— -- No one – not even President Trump’s children – will be off limits as Congress starts to investigate purported contacts between the Trump campaign and Russian officials.
“I don't think anyone is beyond the scope of what we need to look at,” said Rep. Adam Schiff (D-CA), the ranking Democrat on the House Permanent Select Committee on Intelligence, when asked whether the probe will look into an October appearance by Donald Trump Jr. at a French think tank with such strong ties to Russia, it nominated Vladimir Putin for a Nobel Peace Prize.
Three weeks before Election Day, Trump flew to Paris to attend a gathering at the Ritz Hotel hosted by the Center of Political and Foreign Affairs (CPFA). The obscure think tank was founded by a wealthy French businessman, known to have deep business in Russia, and his Syrian-born partner, who later told reporters she flew to Moscow and briefed a senior Russian official about the visit with Trump Jr.
The founders, Fabian Baussart and Randa Kassis, did not respond to requests for comment on Trump Jr.’s visit, though a photo of his appearance is featured on the organization’s website.
Schiff said the trip is one of numerous connections documented between Trump campaign advisors and people with close Russian ties.
“The sheer number of meetings that have now been acknowledged by the Trump people, the fact that the Trump people have tried to conceal these meetings, it all begs the question of where is this coming from and why,” Schiff said.
The Trump White House has dismissed questions about the contacts between Russian officials and his campaign aides as routine, and said the criticism about them amounts to a partisan witch hunt.
And a top attorney for the Trump Organization told ABC News Friday that the president’s eldest son was no different than the many other dignitaries from both political parties who have joined the Paris-based organization for a dinner discussions about the topics of the day. He noted that former Clinton advisor James Rubin met with the group a month earlier.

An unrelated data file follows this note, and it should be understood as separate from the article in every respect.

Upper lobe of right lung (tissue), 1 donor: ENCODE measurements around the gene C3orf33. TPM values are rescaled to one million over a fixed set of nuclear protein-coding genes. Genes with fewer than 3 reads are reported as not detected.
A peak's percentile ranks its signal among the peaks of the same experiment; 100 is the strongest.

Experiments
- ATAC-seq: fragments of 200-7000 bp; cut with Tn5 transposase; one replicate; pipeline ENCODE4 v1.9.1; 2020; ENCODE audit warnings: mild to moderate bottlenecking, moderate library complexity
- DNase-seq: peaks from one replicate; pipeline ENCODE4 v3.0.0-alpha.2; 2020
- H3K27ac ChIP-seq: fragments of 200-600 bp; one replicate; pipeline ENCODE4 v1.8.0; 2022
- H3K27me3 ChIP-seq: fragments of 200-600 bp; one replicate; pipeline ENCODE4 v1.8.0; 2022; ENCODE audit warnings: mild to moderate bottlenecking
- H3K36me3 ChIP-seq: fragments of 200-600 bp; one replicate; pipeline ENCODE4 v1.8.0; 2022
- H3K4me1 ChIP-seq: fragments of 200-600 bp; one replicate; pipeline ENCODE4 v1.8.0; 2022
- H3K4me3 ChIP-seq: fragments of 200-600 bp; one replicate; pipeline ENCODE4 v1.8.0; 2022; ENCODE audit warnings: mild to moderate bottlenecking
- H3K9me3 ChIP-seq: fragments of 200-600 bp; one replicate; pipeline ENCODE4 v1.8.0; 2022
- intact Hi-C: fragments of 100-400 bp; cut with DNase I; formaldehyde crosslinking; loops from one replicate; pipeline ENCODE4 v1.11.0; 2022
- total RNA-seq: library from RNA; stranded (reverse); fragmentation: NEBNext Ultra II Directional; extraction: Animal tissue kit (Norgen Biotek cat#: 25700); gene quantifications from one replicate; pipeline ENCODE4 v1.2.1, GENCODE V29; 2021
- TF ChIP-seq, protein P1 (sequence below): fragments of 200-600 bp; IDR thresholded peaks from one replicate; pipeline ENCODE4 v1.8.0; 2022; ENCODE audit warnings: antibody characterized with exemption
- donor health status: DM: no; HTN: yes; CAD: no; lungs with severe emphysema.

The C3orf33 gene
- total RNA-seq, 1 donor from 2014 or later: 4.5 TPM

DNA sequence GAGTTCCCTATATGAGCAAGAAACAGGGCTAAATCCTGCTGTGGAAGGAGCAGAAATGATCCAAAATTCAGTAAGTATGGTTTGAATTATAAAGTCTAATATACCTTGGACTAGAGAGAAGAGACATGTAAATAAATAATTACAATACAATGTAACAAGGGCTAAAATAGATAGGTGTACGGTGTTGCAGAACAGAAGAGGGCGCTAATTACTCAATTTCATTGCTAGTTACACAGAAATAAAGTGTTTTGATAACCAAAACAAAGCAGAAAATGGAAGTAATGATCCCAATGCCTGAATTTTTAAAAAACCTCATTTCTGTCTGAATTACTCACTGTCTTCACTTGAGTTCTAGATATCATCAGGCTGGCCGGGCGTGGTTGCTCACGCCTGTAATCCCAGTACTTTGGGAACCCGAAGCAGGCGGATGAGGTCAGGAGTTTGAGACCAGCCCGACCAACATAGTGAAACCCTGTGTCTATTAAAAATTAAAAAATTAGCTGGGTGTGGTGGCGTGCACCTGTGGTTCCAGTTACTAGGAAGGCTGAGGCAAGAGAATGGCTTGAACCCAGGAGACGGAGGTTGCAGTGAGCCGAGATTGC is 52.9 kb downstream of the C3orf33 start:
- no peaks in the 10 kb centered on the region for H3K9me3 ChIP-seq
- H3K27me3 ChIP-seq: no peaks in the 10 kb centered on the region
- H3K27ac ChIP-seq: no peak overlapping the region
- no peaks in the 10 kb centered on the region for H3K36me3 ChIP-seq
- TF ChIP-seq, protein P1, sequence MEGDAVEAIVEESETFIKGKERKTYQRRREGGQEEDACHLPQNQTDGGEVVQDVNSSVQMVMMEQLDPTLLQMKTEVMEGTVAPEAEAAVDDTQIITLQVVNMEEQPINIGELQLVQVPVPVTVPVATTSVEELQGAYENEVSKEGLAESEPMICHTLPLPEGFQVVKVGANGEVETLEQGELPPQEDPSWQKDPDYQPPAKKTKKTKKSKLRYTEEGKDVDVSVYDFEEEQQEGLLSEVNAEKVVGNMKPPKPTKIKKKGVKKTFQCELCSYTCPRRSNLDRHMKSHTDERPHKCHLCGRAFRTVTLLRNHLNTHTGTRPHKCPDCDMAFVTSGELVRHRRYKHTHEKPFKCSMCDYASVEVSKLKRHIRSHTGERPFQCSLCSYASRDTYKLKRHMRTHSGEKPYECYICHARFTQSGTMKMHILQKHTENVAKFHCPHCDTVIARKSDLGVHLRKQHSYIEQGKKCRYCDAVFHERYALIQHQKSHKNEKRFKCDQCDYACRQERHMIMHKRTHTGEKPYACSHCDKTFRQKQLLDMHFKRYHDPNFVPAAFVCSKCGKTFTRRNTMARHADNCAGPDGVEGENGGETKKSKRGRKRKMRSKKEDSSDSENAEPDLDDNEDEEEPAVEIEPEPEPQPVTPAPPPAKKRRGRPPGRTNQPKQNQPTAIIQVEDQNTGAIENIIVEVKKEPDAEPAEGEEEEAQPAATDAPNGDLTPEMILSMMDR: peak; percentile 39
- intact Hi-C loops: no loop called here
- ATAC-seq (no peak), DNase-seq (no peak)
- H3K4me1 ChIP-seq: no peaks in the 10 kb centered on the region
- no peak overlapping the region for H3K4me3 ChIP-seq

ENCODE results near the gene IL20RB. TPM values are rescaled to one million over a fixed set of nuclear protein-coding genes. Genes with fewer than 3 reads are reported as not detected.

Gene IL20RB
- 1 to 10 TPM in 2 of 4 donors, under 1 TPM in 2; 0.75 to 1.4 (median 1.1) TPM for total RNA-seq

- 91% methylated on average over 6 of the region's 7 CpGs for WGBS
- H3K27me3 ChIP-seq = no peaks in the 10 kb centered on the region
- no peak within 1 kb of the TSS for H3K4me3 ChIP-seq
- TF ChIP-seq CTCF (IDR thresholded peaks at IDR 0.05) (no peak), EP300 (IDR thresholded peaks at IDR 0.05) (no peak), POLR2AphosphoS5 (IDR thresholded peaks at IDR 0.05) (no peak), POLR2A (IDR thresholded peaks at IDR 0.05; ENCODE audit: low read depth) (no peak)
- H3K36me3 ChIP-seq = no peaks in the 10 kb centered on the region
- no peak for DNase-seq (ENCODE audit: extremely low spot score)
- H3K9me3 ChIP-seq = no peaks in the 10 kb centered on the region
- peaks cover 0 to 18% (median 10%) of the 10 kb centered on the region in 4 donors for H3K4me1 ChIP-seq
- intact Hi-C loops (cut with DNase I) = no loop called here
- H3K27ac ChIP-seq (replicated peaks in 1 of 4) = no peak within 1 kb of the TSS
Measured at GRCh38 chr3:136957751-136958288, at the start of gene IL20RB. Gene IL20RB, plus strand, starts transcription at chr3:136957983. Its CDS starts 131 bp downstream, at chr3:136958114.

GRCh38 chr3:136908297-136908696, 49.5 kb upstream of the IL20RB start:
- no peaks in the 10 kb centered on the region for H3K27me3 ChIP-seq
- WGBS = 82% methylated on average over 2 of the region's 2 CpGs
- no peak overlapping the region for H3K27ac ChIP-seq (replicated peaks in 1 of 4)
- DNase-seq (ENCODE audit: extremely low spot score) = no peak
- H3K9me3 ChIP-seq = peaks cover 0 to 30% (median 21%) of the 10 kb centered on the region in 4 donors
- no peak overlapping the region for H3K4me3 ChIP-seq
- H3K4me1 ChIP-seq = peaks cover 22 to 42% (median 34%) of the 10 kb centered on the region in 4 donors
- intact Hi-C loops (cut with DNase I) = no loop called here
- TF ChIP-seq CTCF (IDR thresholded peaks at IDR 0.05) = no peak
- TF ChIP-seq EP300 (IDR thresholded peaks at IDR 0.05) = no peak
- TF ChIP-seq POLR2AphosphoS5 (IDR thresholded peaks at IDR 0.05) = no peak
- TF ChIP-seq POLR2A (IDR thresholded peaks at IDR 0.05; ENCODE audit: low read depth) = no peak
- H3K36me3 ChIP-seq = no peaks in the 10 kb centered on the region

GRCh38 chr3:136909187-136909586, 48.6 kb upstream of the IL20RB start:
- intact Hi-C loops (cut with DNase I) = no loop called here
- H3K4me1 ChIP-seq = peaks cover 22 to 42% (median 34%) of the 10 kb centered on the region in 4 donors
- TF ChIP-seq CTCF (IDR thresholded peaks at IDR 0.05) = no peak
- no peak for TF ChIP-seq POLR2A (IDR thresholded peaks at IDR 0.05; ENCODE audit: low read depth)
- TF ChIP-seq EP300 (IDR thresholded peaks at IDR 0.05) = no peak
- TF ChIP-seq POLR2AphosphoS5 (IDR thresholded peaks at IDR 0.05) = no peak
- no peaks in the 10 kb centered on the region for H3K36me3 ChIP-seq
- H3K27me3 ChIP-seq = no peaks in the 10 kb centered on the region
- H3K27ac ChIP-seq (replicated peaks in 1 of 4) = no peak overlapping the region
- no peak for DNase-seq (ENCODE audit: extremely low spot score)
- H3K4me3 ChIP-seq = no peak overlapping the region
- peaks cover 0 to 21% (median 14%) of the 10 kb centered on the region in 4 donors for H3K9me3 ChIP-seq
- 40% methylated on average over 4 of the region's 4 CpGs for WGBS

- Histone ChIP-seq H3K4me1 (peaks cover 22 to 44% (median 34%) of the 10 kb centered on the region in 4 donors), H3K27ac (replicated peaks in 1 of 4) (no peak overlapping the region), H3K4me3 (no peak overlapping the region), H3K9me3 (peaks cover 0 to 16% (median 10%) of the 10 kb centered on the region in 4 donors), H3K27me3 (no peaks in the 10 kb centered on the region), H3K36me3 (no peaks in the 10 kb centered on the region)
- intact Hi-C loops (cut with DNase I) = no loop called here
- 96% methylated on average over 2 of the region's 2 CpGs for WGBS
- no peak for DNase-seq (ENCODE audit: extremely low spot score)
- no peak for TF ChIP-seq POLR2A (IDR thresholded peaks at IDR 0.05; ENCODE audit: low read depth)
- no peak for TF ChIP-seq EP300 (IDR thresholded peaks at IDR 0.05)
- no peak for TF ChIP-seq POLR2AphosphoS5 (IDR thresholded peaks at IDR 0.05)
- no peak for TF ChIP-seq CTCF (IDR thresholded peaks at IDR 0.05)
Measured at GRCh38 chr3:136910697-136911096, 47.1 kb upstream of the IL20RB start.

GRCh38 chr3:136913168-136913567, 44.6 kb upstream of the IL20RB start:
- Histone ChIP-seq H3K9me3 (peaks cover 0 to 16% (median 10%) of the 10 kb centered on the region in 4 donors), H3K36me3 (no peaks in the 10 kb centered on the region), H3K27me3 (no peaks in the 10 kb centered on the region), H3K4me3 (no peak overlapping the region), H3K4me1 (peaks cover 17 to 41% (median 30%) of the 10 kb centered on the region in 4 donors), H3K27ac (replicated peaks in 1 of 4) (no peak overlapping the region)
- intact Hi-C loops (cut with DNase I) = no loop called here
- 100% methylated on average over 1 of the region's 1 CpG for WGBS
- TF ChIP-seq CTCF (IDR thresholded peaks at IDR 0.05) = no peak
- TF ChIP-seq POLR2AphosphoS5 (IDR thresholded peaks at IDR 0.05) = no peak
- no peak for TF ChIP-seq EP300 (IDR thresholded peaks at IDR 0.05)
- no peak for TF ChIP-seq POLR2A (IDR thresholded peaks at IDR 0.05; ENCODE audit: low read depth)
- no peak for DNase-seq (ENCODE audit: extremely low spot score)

“Donald Trump Jr. has been participating in business related speaking engagements for over a decade – discussing a range of topics including sharing his entrepreneurial experiences and offering career specific advice,” said Alan Garten, the Trump Organization’s executive vice president and chief legal officer. “The CPFA was no different and any suggestion to the contrary is completely unfounded.”
The Trump Organization would not say how much Trump Jr. was paid for the speech, but his speaking agent lists his typical fee as $50,000 or more.
Marcel H. Van Herpen, an expert on the Russian use of front groups, said he does not have any specific research on CPFA, but he believes Trump Jr.’s appearance appears to fit a pattern he documented in his book, "Putin's Propaganda Machine."
“If you consider the important financial means of which they dispose, it is … clear that they have mighty sponsors,” he said.
Schiff said it is too early to know who will be called to testify before the committees investigating allegations that Russia made attempts to influence the 2016 elections.
“We have to look at the evidence, figure out what more we need to find out, who we need to ask to find out what we need to tell the American people we've done a thorough investigation,” he said.